A horrific tragedy should not become the foundation for a law to cut into government accountability. Washington’s Legislature must reject a proposal to remove from public disclosure 911 calls and other recorded interactions between police and juveniles.
This deeply flawed idea is the crux of House Bill 1408, sponsored by Rep. Mike Volz, R-Spokane. Noble intentions are not sufficient reason to sharply limit the public’s right to know how the emergency system functions.
The bill originated in a Renton family’s pain when a 14-year-old girl was killed during an alleged 2018 home invasion by her mother. The girl was in the middle of a 911 call when she was shot in the head. The mother, Svetlana Laurel, is in the King County Jail on murder charges, still awaiting trial. News coverage of the case went global. The girl’s father, Michael Gulizia, objected to a public-records request for the 911 call tape, desiring a semblance of private dignity. Anyone with a heart should feel sympathy. Volz’s bill to keep such calls from being disclosed without parental consent drew quick bipartisan support. A dozen lawmakers signed on as co-sponsors.
But the potential consequences for society outweigh even this profound grief. The public needs to be able to hear how dispatchers and other responders deal with young people. If those interactions get exempted from public records, a failure to take a child’s report of a dangerous situation seriously would be hidden from scrutiny and never lead to improvement. Reporting on how responsively authorities handle children’s 911 calls about school shootings or domestic violence would be severely limited.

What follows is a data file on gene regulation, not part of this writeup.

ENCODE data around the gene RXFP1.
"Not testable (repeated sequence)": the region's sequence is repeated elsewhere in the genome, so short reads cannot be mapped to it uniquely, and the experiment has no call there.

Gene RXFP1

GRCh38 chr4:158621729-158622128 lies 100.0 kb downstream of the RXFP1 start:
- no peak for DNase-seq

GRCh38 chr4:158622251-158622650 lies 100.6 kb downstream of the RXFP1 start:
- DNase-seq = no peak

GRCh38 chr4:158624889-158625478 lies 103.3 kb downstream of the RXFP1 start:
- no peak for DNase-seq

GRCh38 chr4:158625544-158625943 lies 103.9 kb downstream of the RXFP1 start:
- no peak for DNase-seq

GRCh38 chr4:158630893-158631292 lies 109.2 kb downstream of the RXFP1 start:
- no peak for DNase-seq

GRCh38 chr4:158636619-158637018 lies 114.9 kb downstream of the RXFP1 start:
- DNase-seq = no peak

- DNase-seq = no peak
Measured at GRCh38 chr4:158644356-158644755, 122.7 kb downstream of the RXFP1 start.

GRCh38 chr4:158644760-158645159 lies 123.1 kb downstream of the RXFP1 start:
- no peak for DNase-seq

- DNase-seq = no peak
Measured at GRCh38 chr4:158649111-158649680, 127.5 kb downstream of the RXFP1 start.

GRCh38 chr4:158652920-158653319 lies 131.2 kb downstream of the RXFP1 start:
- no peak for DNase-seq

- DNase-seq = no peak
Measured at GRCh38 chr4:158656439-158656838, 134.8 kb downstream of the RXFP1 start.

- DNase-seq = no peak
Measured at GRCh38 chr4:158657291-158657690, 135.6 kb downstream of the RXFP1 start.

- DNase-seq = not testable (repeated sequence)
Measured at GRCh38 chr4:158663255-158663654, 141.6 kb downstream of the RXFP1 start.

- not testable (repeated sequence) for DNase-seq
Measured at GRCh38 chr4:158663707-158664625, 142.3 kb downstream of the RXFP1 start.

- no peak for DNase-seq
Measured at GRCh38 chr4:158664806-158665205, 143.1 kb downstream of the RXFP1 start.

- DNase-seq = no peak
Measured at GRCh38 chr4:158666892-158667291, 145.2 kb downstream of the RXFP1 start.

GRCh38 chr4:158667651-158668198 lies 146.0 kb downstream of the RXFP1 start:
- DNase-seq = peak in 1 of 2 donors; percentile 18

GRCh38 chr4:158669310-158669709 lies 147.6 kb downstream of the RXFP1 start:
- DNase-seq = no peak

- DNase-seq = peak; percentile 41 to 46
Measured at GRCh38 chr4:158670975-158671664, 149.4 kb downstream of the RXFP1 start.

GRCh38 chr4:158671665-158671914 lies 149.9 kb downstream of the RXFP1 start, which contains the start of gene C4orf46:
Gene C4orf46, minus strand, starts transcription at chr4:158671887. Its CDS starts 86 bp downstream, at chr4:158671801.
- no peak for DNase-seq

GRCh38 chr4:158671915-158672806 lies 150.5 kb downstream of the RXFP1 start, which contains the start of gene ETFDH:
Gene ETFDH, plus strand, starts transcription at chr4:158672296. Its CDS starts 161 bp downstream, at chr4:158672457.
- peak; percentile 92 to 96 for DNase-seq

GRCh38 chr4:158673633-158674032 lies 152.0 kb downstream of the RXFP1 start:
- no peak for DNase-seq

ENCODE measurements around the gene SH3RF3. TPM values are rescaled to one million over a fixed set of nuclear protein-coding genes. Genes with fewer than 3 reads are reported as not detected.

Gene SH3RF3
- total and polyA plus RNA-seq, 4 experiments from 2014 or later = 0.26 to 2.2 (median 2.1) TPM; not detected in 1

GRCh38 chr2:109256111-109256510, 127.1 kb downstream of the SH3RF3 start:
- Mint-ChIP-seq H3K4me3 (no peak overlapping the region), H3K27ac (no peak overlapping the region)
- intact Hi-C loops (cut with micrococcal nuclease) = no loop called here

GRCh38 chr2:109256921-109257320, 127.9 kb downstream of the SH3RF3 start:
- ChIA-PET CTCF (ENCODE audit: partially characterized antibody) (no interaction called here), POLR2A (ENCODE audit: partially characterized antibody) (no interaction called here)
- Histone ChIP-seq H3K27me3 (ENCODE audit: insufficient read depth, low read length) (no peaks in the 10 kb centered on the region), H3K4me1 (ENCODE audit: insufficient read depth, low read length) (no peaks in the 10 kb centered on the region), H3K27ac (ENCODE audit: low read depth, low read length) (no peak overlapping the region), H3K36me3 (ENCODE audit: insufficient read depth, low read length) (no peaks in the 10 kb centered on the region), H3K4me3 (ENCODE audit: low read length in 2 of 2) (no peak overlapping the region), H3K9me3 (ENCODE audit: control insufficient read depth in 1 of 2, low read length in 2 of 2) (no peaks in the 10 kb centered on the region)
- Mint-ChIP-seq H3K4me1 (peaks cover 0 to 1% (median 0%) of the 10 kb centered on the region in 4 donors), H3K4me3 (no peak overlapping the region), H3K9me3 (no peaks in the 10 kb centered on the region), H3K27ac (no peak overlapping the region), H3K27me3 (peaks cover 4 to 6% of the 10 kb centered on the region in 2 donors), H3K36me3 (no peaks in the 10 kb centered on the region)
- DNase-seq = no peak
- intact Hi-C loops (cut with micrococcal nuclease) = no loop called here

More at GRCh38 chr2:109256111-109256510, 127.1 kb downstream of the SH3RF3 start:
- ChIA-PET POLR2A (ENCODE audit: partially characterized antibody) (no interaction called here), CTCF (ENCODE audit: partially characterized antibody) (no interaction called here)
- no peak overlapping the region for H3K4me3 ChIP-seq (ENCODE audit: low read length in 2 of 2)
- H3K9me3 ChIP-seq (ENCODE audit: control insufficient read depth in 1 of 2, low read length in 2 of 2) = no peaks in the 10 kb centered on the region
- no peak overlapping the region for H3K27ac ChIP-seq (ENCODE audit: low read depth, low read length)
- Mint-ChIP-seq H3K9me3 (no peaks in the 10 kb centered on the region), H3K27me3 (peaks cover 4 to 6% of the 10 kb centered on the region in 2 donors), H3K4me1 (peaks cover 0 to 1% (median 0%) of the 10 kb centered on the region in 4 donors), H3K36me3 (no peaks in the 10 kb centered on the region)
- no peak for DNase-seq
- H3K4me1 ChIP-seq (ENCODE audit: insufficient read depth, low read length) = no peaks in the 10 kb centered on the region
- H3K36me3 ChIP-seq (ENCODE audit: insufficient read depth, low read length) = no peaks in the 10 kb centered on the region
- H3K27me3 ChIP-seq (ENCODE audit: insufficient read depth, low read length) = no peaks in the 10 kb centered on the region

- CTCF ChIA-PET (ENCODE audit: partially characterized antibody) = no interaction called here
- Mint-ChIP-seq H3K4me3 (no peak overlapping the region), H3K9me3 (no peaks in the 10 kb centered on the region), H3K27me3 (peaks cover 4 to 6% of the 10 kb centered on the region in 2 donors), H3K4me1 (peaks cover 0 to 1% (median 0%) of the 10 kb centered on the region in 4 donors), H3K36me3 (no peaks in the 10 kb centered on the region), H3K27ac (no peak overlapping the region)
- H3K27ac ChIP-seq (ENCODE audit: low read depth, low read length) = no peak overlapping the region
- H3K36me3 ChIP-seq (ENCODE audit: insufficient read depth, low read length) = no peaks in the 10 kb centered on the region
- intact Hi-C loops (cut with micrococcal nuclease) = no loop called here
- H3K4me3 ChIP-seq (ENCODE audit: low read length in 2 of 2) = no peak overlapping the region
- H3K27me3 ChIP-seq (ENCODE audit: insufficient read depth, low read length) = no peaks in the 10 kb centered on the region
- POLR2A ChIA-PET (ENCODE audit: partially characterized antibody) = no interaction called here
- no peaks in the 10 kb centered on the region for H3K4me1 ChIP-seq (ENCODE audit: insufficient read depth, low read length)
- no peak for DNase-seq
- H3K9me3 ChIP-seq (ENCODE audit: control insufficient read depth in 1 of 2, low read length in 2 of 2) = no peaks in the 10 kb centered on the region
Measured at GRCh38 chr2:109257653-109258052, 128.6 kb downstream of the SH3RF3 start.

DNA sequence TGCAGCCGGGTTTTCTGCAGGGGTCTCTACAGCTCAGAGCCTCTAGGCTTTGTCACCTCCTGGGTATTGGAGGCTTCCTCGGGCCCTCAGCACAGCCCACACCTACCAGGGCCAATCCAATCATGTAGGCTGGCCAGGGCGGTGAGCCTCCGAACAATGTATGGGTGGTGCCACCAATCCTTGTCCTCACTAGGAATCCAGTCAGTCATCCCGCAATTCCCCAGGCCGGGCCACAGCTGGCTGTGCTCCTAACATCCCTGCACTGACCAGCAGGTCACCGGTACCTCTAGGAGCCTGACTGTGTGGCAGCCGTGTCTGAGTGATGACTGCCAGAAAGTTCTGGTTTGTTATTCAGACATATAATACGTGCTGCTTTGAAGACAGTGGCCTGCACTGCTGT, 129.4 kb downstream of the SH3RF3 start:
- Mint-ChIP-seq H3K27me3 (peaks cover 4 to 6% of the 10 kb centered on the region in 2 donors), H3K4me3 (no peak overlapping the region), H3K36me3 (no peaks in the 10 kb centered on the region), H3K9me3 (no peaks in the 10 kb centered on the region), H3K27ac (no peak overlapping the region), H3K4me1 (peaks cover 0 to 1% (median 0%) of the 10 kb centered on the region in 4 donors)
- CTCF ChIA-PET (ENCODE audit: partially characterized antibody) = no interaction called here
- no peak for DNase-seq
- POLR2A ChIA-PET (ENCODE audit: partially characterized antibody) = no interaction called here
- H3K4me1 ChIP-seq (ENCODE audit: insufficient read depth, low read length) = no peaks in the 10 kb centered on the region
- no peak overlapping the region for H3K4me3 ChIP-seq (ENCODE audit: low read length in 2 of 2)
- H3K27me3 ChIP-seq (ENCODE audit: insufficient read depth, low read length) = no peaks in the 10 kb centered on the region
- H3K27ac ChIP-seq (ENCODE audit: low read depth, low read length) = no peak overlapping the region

This problem is real, not theoretical. In 2018, the same year as the Renton murder, 911 operators in Cincinnati failed to get rescuers to 16-year-old Kyle Plush, who called twice while trapped by a collapsed seat in a Honda Odyssey minivan. He died. The shoddy handling of his distress calls cost that city a $6 million settlement and led to years of reform of the emergency system — consequences that would have been impossible if Plush’s calls had been concealed.
House Bill 1408 would keep such recordings secret even after the caller died, unless the parents or guardians allowed disclosure, expanding privacy rights to benefit the deceased at the expense of potential public good. That would be a severe blow to investigative reporting’s ability to reveal the wrongful deaths of children. Law enforcement accountability begins when a call comes in. The public must continue to be able to supervise how authorities respond when children cry out for help. Voice recordings are also necessary to hear how authorities handle language barriers. Concealing them from public review would strike against efforts to eradicate systemic racism.
The House Committee on State Government and Tribal Relations conducts a public hearing on House Bill 1408 at 10 a.m. Thursday, Jan. 20. People concerned about this potential severe misstep should testify online to call for the bill’s swift rejection.
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